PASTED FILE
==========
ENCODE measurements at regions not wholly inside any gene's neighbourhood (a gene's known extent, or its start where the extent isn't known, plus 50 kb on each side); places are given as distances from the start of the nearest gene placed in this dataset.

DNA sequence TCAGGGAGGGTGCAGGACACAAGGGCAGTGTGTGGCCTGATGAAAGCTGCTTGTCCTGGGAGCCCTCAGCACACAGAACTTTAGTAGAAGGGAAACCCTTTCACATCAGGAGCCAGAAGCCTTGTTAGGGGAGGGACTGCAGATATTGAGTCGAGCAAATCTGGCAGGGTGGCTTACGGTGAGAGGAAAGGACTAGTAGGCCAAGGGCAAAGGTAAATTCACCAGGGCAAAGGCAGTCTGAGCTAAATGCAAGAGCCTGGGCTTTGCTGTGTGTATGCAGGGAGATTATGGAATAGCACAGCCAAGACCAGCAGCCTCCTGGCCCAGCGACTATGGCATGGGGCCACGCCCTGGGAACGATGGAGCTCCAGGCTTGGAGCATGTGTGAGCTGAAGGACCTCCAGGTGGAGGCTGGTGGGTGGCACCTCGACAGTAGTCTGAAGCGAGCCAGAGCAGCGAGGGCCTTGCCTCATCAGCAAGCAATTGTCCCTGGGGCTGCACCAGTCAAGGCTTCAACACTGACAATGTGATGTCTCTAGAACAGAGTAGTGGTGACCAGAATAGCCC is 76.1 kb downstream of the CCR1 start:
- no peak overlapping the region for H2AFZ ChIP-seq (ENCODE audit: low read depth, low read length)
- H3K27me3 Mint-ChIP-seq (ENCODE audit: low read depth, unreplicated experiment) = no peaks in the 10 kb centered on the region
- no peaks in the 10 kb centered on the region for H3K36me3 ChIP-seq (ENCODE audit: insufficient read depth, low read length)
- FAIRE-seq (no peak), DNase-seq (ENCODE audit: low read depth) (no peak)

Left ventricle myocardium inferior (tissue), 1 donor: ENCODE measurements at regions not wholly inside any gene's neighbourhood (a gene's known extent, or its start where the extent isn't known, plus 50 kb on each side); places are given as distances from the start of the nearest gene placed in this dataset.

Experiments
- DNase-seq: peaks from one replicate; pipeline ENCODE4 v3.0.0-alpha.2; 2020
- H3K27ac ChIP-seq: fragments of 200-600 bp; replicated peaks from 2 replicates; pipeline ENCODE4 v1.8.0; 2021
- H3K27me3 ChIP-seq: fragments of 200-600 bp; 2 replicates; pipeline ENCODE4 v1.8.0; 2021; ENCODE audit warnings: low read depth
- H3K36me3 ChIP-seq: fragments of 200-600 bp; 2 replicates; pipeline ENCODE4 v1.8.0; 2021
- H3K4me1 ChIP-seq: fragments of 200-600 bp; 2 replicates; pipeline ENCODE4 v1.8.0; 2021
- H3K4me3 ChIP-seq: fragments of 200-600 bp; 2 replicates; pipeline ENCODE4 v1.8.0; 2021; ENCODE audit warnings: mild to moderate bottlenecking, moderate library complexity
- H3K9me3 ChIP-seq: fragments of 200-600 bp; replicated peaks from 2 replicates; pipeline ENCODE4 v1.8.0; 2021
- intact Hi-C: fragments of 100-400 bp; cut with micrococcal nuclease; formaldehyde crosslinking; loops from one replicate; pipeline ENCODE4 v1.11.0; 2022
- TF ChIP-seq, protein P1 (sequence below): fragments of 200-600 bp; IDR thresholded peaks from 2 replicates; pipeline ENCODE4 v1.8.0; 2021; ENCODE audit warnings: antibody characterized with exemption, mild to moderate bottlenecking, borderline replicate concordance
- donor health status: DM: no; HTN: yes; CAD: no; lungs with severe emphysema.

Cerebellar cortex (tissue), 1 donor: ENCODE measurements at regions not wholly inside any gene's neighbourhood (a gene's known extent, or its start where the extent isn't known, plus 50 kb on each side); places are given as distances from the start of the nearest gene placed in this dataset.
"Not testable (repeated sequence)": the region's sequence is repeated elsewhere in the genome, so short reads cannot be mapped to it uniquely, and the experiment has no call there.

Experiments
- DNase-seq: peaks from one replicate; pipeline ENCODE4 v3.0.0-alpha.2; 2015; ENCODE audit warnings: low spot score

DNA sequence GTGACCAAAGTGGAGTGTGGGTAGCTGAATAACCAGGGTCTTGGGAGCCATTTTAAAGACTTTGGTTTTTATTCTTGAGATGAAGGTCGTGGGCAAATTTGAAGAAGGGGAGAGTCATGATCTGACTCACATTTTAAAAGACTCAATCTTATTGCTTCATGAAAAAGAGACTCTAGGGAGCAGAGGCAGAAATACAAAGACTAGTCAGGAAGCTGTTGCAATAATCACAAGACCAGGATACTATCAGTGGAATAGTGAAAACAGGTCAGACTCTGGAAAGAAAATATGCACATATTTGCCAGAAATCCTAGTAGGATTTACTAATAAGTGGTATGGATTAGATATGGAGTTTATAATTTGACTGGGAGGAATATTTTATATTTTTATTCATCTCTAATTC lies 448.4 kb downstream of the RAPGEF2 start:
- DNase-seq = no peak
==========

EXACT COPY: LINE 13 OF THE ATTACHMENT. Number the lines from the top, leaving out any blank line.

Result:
- H3K4me1 ChIP-seq: fragments of 200-600 bp; 2 replicates; pipeline ENCODE4 v1.8.0; 2021